The year 2020 marks the 70th anniversary of the establishment of diplomatic relations between India and China. While the outbreak of the Covid-19 pandemic provides a new backdrop to this milestone in bilateral ties, it does not substantially change the direction in which relations were heading, only the pace.
Bilateral ties have seldom been smooth, even if the default position of the leaderships on both sides has been to portray them as being normal and in reasonable fettle. After the low of the Doklam stand-off in mid-2017, ‘informal’ summits between Indian Prime Minister Narendra Modi and Chinese President Xi Jinping were promoted as a way to put the relationship back on the rails. The Indian government has certainly expended much effort domestically to make it look like the informal summits were some sort of diplomatic breakthrough. Except that problems have cropped up so regularly in the relationship that it fools no one.
Using December 2019—when the novel coronavirus outbreak began in China, but before it was deemed a serious health challenge—as a starting point, India and China conducted the ‘Hand-in-Hand 2019’ counter-terrorism exercise in the Indian state of Meghalaya and the 22nd meeting of the Special Representatives on the boundary dispute. This was followed by an early January visit to China by the Indian Army’s Northern Command head but only a couple of days before, the Chinese PLA had also begun a military exercise in Tibet.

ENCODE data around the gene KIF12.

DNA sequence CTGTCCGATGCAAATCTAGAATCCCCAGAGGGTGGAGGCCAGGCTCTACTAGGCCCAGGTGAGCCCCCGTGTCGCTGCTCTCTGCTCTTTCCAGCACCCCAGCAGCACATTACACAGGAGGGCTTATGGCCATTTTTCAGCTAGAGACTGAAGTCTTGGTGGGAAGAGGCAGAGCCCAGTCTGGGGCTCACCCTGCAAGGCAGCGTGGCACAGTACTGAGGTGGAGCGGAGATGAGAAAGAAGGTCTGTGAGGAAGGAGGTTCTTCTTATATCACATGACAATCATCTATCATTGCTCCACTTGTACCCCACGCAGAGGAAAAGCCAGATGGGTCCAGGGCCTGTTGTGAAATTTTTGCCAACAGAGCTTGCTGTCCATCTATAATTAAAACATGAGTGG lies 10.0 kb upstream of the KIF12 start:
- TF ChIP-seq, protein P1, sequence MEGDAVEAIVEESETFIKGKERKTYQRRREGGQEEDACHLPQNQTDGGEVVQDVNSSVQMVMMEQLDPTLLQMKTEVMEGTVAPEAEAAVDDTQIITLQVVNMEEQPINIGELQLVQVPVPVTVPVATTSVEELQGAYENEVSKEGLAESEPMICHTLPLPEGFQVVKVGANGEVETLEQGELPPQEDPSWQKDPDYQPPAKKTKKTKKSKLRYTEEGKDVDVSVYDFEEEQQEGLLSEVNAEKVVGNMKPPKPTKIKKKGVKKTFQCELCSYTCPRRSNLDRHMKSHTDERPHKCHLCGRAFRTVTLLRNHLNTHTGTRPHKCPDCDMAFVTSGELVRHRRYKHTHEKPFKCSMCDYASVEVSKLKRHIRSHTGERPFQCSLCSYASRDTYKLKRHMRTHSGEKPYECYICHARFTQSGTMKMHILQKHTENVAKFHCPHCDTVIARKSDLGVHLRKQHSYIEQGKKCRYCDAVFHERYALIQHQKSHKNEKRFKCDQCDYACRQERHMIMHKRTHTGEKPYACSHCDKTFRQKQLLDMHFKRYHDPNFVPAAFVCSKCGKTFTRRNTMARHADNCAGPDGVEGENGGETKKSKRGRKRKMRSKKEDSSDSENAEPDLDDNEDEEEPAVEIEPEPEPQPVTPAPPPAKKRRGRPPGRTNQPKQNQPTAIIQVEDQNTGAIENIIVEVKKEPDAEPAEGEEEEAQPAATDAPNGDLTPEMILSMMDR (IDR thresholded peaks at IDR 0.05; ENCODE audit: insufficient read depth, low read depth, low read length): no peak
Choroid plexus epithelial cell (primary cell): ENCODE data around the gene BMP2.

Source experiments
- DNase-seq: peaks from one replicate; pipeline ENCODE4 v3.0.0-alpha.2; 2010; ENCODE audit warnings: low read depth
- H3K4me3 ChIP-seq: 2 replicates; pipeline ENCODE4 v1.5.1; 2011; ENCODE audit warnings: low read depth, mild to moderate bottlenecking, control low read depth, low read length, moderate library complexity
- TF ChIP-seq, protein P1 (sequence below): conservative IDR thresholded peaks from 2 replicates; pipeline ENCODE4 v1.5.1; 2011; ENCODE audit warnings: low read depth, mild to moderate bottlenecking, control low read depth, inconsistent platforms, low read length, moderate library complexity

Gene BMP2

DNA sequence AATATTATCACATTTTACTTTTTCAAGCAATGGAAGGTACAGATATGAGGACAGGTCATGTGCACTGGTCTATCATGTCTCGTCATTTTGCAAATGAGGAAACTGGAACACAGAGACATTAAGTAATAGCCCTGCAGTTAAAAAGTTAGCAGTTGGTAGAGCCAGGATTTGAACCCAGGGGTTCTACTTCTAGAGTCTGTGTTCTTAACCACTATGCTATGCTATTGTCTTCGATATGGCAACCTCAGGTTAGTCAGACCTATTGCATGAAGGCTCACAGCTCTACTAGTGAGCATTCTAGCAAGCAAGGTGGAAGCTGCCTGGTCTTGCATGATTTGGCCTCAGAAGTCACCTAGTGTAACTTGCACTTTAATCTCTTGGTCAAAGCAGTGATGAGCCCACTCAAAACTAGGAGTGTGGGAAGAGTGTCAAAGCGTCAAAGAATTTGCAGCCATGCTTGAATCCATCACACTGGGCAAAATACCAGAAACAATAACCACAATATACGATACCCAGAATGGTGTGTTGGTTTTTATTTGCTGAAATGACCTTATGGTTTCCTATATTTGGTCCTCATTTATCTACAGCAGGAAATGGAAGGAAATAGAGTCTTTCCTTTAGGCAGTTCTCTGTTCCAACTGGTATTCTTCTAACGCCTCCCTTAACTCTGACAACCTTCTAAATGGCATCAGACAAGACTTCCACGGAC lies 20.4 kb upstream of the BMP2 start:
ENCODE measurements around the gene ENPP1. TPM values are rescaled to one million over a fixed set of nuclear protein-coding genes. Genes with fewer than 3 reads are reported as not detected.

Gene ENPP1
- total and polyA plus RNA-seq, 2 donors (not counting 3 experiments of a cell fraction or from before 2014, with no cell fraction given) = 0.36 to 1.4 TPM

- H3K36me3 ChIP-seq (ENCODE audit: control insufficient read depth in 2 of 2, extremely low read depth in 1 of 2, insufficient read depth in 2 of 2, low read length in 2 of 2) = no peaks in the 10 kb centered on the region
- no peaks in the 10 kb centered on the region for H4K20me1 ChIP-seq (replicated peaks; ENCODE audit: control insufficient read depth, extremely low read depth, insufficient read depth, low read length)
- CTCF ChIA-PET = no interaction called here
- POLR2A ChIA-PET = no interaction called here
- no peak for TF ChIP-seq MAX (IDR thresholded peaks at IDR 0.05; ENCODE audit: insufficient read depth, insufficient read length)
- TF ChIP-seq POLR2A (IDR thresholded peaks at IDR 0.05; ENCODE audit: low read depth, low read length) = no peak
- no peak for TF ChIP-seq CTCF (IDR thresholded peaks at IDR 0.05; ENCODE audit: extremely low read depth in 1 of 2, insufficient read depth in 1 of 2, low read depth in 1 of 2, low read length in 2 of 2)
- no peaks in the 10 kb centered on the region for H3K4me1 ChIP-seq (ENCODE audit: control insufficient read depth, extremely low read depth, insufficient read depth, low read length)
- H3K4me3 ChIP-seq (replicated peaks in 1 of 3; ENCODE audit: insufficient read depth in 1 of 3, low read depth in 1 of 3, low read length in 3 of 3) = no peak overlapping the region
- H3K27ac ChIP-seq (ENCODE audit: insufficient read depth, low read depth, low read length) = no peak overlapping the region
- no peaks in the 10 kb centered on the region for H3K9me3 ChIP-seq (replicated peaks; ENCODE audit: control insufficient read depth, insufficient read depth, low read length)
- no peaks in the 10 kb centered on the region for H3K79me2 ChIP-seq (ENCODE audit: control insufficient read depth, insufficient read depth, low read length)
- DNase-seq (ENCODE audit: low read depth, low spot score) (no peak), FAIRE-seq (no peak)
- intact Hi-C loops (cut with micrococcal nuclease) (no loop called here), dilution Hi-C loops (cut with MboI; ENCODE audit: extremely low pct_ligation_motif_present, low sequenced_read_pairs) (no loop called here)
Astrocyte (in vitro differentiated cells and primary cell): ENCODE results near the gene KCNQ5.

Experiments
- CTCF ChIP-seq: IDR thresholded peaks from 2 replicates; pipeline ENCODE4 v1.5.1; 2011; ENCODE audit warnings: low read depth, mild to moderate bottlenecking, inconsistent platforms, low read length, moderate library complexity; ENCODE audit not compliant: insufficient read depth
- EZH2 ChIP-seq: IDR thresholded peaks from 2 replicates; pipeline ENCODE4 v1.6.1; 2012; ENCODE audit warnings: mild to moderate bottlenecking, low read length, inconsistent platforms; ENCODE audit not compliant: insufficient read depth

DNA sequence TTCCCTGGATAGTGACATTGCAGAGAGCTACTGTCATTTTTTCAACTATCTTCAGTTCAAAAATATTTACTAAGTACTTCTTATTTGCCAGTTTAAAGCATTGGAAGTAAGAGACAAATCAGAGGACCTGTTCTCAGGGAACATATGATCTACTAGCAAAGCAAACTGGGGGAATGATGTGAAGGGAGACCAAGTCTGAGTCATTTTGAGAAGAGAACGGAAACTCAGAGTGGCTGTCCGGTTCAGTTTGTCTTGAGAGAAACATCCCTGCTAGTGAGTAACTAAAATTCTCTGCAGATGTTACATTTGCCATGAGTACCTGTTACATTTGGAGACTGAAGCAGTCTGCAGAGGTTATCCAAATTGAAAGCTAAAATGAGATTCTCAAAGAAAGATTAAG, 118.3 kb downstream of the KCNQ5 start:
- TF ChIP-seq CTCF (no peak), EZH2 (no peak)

While these events might be viewed as being planned months in advance, and while the signalling is well understood and even expected, there were also a series of actions by each side, which are possibly designed to push the envelope, to needle, or to test the other’s limits.
A case in point is the presence of a Chinese research vessel in the Indian EEZ near the Andaman and Nicobar Islands, which had to be told to leave by the Indian Navy. This was reported just a few days before the counter-terrorism exercise, with the Indian Navy chief even highlighting the frequency with which Chinese vessels were found in Indian waters. In January, soon after the senior Indian army official had left Beijing, China tried—and failed—for a third time to raise the issue of Kashmir at the UN Security Council on behalf of Pakistan.
Meanwhile, in mid-February, by which time COVID-19 was beginning to make its presence felt globally and China itself was reeling, Beijing both joined other nations at the Financial Action Task Force (FATF) in warning Pakistan about its failure to meet commitments on action against terrorist financing and money laundering and objected to a visit to Arunachal Pradesh by the Indian Home Minister. The minister was visiting on the occasion of 33rdanniversary of the founding of the state.
The spreading epidemic itself occasioned more pique and crossed signals between the two neighbours.
Indian Prime Minister Modi promised China assistance in a written letter to Xi on 8 February. However, it was only on 26 February that the flight—also expected to bring back Indian citizens from Wuhan—landed in Hubei with 15 tonnes of medical equipment. Indian media reports—denied by the Indian foreign ministry—suggested that the Chinese were deliberately delaying India’s evacuation efforts of its citizens.